Thanks everyone for the wealth of information. After removing the the rear drums, the right side had no parking brake spacer bar and a spring or 2 missing on the left side. Strange because both right and left have new pads and spring hardware.
Is there a way to tell if the drum is beyond spec? at $110 each don't want to replace if I don't have to.
Already plan on getting new hardware. The cylinders show no sign of leaking so I will probably keep them.
I have not been able to get the front drums off yet. Tried using a SFH, should I use a BFH?
Was afraid of damageing them. Is their a trick?
John, most brake shops should be able to use a set of calipers to tell you if they are within spec, need to be turned, or can be turned. Some brake drums actually have the maximum ID stamped on the drum.
The front drum is removed as the drum/hub assembly. You have to pull the dust cover and remove the cotter pin, spindle nut, and then the bearing. It should slide off. BUT.......
The shoes could be hanging up on the inside lip of the drum that has been formed from wear. The drum may not come off to easily. That's where you need to back off the star wheel inside the brake assembly. Put your outer bearing back in and put the nut back on the spindle to keep the drum/hub in place. You will see an oblong slot in the backing plate down near the bottom to the rear. It may still have its rubber plug in place, but most get removed and tossed out. You need to push in and hold the automatic adjusting lever away and off the star wheel with a screw driver while you use the star wheel tool which looks like a wide blade screw driver with an angle on it so you can manipulate it up and down to turn the star wheel (I use a small flat bladed screw driver if it will fit, but the brake tool is so much easier). Not sure which direction to go, but if you use one of the rear star wheel assemblies from the same side you are working on as your guide, you can determine which way to turn the star wheel. You want to screw it in to compress it and allow it to clear any ridge that may have formed on the drum and could hang up the shoes. My '68 manual says that right front & rear adjusting screws have left handed threads while left front & rear have right handed threads. All adjusting screws must be installed with the star wheel end of the screw toward the rear of the car.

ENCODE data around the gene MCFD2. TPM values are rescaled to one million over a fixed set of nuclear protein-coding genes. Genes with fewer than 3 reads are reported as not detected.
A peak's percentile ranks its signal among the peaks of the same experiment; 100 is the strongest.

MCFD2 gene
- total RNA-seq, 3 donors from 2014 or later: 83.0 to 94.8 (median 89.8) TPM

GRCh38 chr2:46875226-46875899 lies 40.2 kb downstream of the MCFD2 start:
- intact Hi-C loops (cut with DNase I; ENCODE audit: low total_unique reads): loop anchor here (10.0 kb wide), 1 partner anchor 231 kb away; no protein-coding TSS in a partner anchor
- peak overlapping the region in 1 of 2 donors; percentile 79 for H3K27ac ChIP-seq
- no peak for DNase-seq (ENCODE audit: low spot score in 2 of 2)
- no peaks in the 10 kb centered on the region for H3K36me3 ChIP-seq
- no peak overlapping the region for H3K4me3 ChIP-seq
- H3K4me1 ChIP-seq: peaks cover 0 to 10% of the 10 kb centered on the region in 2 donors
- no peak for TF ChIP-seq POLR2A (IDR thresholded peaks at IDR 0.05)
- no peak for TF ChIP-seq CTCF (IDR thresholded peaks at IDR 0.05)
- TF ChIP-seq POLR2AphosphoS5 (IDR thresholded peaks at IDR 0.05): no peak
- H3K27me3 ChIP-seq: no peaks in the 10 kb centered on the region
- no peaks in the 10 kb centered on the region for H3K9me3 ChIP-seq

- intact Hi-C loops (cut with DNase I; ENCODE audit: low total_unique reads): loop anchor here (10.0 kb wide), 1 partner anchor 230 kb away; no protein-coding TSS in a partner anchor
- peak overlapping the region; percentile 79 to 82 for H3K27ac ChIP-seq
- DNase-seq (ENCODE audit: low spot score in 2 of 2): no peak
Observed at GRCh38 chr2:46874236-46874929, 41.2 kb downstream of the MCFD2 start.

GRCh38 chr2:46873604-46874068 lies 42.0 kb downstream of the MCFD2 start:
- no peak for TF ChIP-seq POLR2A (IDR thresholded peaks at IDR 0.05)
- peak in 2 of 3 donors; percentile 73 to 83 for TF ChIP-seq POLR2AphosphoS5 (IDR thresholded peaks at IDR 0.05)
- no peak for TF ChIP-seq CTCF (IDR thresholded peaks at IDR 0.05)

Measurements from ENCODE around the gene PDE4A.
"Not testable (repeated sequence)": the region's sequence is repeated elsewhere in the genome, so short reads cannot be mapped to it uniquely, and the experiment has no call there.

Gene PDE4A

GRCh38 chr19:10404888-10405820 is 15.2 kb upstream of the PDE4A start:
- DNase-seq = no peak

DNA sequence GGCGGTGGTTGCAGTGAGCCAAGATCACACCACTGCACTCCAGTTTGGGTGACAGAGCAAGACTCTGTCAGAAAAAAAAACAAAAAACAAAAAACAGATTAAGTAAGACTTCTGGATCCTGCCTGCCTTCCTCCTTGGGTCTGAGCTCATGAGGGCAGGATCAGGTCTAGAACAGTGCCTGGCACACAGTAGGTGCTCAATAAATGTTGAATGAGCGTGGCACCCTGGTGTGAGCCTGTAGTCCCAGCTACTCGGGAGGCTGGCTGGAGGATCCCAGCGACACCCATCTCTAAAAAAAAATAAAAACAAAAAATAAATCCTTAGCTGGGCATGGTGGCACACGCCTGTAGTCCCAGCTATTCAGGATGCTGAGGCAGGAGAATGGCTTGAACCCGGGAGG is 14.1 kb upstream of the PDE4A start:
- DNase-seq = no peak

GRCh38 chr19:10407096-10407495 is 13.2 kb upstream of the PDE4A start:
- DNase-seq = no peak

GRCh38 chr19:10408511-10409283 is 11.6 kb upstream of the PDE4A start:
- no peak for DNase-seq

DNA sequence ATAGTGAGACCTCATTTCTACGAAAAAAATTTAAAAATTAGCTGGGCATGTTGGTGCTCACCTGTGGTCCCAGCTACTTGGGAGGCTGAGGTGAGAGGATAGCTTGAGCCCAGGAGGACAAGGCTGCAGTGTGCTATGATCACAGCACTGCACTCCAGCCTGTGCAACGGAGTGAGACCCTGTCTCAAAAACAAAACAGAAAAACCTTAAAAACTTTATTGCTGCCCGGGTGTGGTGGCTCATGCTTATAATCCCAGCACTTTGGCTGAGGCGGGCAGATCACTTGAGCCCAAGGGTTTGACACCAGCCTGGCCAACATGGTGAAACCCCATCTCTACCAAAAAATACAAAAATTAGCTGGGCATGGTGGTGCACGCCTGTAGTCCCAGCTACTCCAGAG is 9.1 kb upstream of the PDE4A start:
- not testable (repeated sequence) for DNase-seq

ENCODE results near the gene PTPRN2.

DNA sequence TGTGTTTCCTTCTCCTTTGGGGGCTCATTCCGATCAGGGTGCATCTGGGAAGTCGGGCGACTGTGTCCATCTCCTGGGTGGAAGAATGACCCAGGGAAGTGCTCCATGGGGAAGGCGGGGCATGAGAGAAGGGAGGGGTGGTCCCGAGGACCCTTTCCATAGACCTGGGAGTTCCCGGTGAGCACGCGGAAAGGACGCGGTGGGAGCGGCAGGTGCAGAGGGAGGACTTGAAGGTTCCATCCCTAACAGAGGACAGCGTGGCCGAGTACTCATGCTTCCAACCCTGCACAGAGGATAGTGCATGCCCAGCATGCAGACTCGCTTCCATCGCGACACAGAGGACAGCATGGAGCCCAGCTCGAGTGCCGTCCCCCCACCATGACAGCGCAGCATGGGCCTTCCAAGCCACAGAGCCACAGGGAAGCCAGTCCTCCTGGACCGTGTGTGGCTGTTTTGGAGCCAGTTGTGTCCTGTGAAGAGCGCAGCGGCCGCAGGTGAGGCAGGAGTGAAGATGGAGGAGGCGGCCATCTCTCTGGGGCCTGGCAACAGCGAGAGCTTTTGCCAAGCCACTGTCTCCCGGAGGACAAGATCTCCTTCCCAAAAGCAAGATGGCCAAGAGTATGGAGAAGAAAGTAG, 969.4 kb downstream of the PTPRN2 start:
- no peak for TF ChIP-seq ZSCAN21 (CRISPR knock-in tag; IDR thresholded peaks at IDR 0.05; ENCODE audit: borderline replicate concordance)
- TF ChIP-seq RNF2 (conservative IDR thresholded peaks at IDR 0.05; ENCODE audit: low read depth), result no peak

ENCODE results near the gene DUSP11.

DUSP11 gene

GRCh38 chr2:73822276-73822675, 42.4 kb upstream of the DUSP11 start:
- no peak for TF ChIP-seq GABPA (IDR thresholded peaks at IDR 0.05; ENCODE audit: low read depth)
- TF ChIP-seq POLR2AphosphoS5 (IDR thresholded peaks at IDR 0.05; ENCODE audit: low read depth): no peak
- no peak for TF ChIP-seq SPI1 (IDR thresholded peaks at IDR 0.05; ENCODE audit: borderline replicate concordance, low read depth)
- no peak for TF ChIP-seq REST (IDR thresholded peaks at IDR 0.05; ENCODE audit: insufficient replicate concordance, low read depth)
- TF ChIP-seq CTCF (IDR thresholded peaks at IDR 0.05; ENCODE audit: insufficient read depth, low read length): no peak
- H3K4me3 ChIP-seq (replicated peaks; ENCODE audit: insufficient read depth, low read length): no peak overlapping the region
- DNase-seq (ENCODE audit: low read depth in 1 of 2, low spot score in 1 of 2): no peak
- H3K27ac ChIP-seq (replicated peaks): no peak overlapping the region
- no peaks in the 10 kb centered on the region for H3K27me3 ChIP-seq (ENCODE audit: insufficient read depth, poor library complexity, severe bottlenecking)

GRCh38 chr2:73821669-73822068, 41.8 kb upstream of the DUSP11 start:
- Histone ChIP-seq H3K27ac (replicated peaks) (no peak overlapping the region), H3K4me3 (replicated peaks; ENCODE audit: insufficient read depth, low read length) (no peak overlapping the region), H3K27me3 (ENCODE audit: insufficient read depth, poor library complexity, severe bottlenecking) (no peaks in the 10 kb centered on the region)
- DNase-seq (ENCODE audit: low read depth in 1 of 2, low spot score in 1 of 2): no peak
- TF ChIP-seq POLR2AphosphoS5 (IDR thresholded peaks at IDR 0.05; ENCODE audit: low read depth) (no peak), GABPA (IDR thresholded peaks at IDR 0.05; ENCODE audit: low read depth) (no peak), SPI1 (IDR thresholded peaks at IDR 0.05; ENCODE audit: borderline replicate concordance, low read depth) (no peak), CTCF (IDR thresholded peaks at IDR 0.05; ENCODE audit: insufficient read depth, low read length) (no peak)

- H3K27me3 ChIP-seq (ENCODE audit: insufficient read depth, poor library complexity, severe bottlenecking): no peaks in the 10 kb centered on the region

You can try and pull the drum/hub off without messing with the adjusting screw/star wheel first to see if it will pull off without much effort. But if it is hanging at all, don't force it, just turn in the adjusting screw/star wheel as noted previously. Hopefully it is not stuck with corrosion.
Check your drum to ensure it is good and useable. You want to bring the bearings with the drum/hub to your local brake shop if you get it checked out and if they need to turn the drum - they need the bearings to do this.
Install your new shoes and brake parts kit. Note which shoe is the primary and which is the secondary by the amount of shoe surface each brake shoe has. The shorter primary shoe goes to the front, the longer secondary shoe goes to the rear.